Stock futures were little-changed early Tuesday with all three major indexes in red figures, but off less than 0.1%.
Traders were searching for direction ahead of the week’s second trading day after another rally on Monday saw markets continue recent momentum. On Friday, stocks capped a four-week winning streak, the longest since November.
Walmart reported quarterly earnings and revenue that beat expectations, with adjusted earnings per share coming in at $1.77 on revenue of $152.9 billion. The company’s U.S. same-store sales rose 6.5% during the quarter.
Shares of Walmart were up as much as 4% in pre-market trading.
These results follow a late-July warning from the company that saw Walmart lower its full-year profit forecast and call out the negative impacting inflation was having on its customers.
In that release, Walmart said it expected full-year adjusted operating income to fall by 11%-13%. On Tuesday, the company raised these expected losses, saying it now sees full-year profits falling 9%-11%.
Walmart CEO Doug McMillon said Tuesday the company is “working hard to support [customers] as they prioritize their spending” in this inflationary environment. “The actions we’ve taken to improve inventory levels in the U.S., along with a heavier mix of sales of grocery put pressure on profit margin for Q2 and our outlook for the year,” McMillon added.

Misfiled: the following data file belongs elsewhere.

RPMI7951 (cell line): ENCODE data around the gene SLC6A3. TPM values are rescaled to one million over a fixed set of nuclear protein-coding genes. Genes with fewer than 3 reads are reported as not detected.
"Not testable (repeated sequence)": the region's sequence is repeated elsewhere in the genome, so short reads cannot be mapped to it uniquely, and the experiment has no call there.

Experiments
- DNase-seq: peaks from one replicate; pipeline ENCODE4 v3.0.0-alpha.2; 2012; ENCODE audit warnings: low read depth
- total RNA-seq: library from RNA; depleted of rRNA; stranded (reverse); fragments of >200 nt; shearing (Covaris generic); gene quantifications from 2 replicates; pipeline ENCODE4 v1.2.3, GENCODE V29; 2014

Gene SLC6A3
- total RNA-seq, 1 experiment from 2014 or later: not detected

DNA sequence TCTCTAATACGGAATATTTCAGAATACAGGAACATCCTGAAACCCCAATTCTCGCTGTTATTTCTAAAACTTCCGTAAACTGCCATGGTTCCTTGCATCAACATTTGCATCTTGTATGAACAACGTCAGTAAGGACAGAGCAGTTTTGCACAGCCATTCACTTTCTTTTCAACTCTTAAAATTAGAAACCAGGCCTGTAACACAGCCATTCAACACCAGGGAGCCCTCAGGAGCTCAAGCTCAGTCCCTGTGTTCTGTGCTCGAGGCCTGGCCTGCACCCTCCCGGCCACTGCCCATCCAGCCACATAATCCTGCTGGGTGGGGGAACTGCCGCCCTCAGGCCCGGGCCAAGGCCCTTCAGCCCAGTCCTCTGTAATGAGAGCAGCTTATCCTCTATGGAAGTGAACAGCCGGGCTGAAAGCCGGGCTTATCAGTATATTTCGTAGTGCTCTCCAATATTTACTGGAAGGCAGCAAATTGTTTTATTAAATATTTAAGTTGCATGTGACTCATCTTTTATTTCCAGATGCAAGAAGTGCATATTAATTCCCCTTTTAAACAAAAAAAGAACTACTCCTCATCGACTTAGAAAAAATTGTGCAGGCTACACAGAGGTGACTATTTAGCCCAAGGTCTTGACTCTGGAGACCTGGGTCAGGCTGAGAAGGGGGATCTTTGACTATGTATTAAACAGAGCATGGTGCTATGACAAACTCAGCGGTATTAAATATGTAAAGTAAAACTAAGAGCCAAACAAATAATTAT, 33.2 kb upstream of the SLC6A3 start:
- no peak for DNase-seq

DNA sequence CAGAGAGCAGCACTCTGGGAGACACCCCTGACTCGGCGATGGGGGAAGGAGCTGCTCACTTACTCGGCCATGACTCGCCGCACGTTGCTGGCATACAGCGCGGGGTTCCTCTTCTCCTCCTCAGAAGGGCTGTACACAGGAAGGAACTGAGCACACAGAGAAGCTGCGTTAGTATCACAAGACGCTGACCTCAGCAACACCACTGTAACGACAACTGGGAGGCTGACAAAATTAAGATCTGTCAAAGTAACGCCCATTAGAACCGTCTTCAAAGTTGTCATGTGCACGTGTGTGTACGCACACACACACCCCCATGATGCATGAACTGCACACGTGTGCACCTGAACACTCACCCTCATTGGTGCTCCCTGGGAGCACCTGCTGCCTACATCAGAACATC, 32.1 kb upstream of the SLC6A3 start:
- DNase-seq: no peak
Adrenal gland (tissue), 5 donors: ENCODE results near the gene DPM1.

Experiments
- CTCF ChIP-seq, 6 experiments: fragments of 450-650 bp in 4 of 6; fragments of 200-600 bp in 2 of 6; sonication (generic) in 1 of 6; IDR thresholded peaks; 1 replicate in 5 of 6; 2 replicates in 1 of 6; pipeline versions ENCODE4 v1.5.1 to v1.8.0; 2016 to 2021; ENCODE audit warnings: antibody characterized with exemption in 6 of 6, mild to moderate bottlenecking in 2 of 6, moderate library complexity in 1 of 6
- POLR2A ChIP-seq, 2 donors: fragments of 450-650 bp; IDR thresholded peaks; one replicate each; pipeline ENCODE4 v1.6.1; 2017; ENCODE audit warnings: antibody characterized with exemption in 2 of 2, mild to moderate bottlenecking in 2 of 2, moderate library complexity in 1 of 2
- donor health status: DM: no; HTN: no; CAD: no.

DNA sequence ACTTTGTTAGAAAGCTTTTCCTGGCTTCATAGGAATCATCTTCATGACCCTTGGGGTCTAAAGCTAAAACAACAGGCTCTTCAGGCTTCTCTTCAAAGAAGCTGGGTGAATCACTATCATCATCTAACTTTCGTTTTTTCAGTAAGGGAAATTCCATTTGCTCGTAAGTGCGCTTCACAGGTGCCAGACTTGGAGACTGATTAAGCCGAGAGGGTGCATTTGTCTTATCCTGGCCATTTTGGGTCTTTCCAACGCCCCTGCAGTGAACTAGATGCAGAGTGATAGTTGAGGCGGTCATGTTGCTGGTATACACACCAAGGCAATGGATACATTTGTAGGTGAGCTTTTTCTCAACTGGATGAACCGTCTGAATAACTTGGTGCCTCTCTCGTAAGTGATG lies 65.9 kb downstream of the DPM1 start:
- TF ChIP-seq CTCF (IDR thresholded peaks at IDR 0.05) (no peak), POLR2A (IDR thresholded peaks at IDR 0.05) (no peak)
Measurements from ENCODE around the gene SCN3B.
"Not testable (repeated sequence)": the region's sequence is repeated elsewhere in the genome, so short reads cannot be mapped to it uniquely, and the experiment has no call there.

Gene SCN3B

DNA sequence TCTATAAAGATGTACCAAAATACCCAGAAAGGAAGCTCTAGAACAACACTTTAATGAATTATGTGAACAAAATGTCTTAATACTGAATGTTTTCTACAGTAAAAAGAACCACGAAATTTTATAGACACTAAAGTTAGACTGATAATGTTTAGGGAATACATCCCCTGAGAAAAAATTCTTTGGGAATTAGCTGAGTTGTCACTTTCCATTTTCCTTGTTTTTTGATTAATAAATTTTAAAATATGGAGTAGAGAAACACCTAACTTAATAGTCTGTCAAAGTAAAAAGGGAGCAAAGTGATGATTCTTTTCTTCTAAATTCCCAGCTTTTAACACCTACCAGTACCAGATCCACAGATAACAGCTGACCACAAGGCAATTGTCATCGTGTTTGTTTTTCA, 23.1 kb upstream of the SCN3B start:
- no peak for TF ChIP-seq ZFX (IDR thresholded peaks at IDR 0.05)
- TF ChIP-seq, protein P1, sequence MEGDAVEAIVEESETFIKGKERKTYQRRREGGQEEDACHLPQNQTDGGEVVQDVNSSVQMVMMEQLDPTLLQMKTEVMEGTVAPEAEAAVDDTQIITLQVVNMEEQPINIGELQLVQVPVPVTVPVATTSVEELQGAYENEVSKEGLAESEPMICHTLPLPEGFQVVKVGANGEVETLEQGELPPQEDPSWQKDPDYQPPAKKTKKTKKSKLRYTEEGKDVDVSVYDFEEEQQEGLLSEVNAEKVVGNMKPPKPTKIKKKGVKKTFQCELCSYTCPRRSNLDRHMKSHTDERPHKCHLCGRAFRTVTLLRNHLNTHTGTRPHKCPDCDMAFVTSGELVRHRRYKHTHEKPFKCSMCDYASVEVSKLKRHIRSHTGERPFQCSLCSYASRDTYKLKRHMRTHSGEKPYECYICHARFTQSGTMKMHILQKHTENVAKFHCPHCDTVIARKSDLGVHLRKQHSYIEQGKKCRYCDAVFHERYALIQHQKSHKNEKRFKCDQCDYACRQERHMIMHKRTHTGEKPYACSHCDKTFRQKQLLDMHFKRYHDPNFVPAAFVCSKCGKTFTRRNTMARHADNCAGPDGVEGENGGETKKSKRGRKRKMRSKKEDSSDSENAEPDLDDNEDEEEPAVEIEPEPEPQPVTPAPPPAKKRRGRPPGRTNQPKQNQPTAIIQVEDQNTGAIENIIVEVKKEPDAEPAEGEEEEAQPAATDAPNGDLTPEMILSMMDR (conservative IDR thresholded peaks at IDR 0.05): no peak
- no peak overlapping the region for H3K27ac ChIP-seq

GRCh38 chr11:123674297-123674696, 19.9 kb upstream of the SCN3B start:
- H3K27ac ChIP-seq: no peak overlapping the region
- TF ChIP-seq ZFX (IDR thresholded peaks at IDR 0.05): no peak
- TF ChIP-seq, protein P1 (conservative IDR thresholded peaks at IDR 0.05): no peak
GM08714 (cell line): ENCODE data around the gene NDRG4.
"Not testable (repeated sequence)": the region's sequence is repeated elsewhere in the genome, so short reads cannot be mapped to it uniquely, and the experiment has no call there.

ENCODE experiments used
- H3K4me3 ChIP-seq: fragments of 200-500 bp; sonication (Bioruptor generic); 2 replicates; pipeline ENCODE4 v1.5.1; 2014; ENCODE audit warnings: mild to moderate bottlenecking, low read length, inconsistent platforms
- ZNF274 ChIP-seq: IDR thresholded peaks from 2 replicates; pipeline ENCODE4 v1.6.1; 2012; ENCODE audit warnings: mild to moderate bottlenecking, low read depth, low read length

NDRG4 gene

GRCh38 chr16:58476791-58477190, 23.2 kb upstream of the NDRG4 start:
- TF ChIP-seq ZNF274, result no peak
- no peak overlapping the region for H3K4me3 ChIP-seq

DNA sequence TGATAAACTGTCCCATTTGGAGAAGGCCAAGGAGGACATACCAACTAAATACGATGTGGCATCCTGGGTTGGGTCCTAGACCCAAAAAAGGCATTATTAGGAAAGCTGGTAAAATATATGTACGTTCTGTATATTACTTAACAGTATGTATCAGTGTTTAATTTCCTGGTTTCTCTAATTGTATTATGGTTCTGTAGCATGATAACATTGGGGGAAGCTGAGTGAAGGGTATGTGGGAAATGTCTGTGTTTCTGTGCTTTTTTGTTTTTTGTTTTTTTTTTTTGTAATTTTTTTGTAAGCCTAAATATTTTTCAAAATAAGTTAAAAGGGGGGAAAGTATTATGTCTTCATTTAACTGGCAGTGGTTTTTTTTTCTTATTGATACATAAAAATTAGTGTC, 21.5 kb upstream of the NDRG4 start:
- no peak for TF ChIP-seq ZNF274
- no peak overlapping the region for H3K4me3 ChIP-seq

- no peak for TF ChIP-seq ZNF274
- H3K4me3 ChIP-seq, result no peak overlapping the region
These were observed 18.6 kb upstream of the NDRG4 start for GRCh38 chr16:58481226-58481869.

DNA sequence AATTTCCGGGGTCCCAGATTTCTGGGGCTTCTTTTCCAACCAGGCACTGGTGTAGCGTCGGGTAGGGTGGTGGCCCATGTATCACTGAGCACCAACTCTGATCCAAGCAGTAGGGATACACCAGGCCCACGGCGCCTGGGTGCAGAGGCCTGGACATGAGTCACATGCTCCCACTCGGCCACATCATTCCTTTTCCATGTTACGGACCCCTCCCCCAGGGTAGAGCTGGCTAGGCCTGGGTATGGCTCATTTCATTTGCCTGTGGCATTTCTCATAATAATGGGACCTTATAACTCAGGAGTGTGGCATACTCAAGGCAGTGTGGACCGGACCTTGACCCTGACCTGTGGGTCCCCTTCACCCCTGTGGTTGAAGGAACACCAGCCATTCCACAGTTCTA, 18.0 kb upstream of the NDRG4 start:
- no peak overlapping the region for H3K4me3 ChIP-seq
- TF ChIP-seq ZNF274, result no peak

Elsewhere in markets on Tuesday, Home Depot reported second quarter results that beat expectations across the board.
Home Depot reported same-store sales in the U.S. that rose 5.8% against expectations for a 4.9% increase. The company also reaffirmed its outlook for the third quarter, saying it expects to see comp sales grow 3%.
Shares were down about 0.5% in pre-market trading.
In energy markets, the price of WTI crude oil was up about 0.8% early Tuesday, with Monday marking the 61st straight day of gas price declines. Gas Buddy’s Patrick De Haan noted late Monday that prices were set to rise about a half-cent per gallon nationally into Tuesday, snapping this two-month streak.
On the economic side, data from the housing market out Tuesday morning showed another slowdown in the sector, with housing starts in July falling more than expected. Housing starts fell by 9.2% in July, more than the 2.1% that was forecast by economists.
The number of building permits issued last month fell 1.3% from the prior month.
This post will be updated.